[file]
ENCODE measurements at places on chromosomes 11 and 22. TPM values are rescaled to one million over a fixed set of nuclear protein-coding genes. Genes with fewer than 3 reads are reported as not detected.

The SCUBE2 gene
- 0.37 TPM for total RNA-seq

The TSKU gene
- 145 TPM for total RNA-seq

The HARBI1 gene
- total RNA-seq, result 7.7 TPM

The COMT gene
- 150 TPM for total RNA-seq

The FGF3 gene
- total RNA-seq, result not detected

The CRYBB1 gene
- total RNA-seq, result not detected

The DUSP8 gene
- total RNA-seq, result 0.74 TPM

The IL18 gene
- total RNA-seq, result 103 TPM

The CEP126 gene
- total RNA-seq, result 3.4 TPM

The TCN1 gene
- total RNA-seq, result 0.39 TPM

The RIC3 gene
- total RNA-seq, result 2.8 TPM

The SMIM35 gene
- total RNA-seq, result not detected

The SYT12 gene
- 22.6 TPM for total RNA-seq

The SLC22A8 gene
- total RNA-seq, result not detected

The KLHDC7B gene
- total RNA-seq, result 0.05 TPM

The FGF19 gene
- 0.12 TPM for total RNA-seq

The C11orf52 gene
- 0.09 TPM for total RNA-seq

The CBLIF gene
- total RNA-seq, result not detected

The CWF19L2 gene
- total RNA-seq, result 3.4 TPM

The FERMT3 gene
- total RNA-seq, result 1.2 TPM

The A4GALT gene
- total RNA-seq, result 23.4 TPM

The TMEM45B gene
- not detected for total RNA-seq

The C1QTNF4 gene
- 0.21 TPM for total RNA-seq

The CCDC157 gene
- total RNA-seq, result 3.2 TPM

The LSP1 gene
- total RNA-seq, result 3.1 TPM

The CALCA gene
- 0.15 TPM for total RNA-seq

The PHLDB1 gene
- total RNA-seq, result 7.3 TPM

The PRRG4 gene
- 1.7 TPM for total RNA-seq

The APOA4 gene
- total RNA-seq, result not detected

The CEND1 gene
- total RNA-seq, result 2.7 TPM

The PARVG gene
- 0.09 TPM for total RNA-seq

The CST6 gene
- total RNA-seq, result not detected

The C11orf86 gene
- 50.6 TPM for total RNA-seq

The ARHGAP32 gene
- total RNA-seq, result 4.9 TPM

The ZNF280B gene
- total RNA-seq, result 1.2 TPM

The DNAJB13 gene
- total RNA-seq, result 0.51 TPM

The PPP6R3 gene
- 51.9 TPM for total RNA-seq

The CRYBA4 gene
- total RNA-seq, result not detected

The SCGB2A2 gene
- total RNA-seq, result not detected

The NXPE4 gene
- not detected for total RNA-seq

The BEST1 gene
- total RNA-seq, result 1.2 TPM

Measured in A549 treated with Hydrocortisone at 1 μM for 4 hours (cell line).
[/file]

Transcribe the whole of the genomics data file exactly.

ENCODE measurements at places on chromosomes 11 and 22. TPM values are rescaled to one million over a fixed set of nuclear protein-coding genes. Genes with fewer than 3 reads are reported as not detected.

The SCUBE2 gene
- 0.37 TPM for total RNA-seq

The TSKU gene
- 145 TPM for total RNA-seq

The HARBI1 gene
- total RNA-seq, result 7.7 TPM

The COMT gene
- 150 TPM for total RNA-seq

The FGF3 gene
- total RNA-seq, result not detected

The CRYBB1 gene
- total RNA-seq, result not detected

The DUSP8 gene
- total RNA-seq, result 0.74 TPM

The IL18 gene
- total RNA-seq, result 103 TPM

The CEP126 gene
- total RNA-seq, result 3.4 TPM

The TCN1 gene
- total RNA-seq, result 0.39 TPM

The RIC3 gene
- total RNA-seq, result 2.8 TPM

The SMIM35 gene
- total RNA-seq, result not detected

The SYT12 gene
- 22.6 TPM for total RNA-seq

The SLC22A8 gene
- total RNA-seq, result not detected

The KLHDC7B gene
- total RNA-seq, result 0.05 TPM

The FGF19 gene
- 0.12 TPM for total RNA-seq

The C11orf52 gene
- 0.09 TPM for total RNA-seq

The CBLIF gene
- total RNA-seq, result not detected

The CWF19L2 gene
- total RNA-seq, result 3.4 TPM

The FERMT3 gene
- total RNA-seq, result 1.2 TPM

The A4GALT gene
- total RNA-seq, result 23.4 TPM

The TMEM45B gene
- not detected for total RNA-seq

The C1QTNF4 gene
- 0.21 TPM for total RNA-seq

The CCDC157 gene
- total RNA-seq, result 3.2 TPM

The LSP1 gene
- total RNA-seq, result 3.1 TPM

The CALCA gene
- 0.15 TPM for total RNA-seq

The PHLDB1 gene
- total RNA-seq, result 7.3 TPM

The PRRG4 gene
- 1.7 TPM for total RNA-seq

The APOA4 gene
- total RNA-seq, result not detected

The CEND1 gene
- total RNA-seq, result 2.7 TPM

The PARVG gene
- 0.09 TPM for total RNA-seq

The CST6 gene
- total RNA-seq, result not detected

The C11orf86 gene
- 50.6 TPM for total RNA-seq

The ARHGAP32 gene
- total RNA-seq, result 4.9 TPM

The ZNF280B gene
- total RNA-seq, result 1.2 TPM

The DNAJB13 gene
- total RNA-seq, result 0.51 TPM

The PPP6R3 gene
- 51.9 TPM for total RNA-seq

The CRYBA4 gene
- total RNA-seq, result not detected

The SCGB2A2 gene
- total RNA-seq, result not detected

The NXPE4 gene
- not detected for total RNA-seq

The BEST1 gene
- total RNA-seq, result 1.2 TPM

Measured in A549 treated with Hydrocortisone at 1 μM for 4 hours (cell line).